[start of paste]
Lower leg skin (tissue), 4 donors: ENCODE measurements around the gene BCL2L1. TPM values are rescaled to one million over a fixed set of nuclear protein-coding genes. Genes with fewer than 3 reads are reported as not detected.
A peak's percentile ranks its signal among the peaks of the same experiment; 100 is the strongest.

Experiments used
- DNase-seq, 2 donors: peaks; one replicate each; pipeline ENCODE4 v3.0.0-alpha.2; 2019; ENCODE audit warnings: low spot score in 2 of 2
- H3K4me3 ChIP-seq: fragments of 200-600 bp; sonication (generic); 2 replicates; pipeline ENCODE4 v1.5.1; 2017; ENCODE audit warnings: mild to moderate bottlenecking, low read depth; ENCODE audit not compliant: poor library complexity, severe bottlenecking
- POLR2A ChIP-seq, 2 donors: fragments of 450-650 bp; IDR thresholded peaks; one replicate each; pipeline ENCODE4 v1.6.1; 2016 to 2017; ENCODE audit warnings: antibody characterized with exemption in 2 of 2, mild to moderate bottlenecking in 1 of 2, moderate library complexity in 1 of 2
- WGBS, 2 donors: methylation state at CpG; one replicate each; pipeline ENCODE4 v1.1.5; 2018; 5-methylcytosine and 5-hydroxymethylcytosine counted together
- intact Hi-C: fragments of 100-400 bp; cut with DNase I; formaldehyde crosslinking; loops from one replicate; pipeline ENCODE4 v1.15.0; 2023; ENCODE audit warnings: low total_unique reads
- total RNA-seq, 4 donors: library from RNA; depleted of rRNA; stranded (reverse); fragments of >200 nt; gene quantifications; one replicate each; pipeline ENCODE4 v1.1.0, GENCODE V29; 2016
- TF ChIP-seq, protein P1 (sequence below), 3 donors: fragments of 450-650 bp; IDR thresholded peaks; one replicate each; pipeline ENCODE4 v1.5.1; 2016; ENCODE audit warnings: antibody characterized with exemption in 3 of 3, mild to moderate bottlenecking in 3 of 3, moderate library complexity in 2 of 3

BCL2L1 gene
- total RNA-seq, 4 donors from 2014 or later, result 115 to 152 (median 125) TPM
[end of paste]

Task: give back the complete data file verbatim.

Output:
Lower leg skin (tissue), 4 donors: ENCODE measurements around the gene BCL2L1. TPM values are rescaled to one million over a fixed set of nuclear protein-coding genes. Genes with fewer than 3 reads are reported as not detected.
A peak's percentile ranks its signal among the peaks of the same experiment; 100 is the strongest.

Experiments used
- DNase-seq, 2 donors: peaks; one replicate each; pipeline ENCODE4 v3.0.0-alpha.2; 2019; ENCODE audit warnings: low spot score in 2 of 2
- H3K4me3 ChIP-seq: fragments of 200-600 bp; sonication (generic); 2 replicates; pipeline ENCODE4 v1.5.1; 2017; ENCODE audit warnings: mild to moderate bottlenecking, low read depth; ENCODE audit not compliant: poor library complexity, severe bottlenecking
- POLR2A ChIP-seq, 2 donors: fragments of 450-650 bp; IDR thresholded peaks; one replicate each; pipeline ENCODE4 v1.6.1; 2016 to 2017; ENCODE audit warnings: antibody characterized with exemption in 2 of 2, mild to moderate bottlenecking in 1 of 2, moderate library complexity in 1 of 2
- WGBS, 2 donors: methylation state at CpG; one replicate each; pipeline ENCODE4 v1.1.5; 2018; 5-methylcytosine and 5-hydroxymethylcytosine counted together
- intact Hi-C: fragments of 100-400 bp; cut with DNase I; formaldehyde crosslinking; loops from one replicate; pipeline ENCODE4 v1.15.0; 2023; ENCODE audit warnings: low total_unique reads
- total RNA-seq, 4 donors: library from RNA; depleted of rRNA; stranded (reverse); fragments of >200 nt; gene quantifications; one replicate each; pipeline ENCODE4 v1.1.0, GENCODE V29; 2016
- TF ChIP-seq, protein P1 (sequence below), 3 donors: fragments of 450-650 bp; IDR thresholded peaks; one replicate each; pipeline ENCODE4 v1.5.1; 2016; ENCODE audit warnings: antibody characterized with exemption in 3 of 3, mild to moderate bottlenecking in 3 of 3, moderate library complexity in 2 of 3

BCL2L1 gene
- total RNA-seq, 4 donors from 2014 or later, result 115 to 152 (median 125) TPM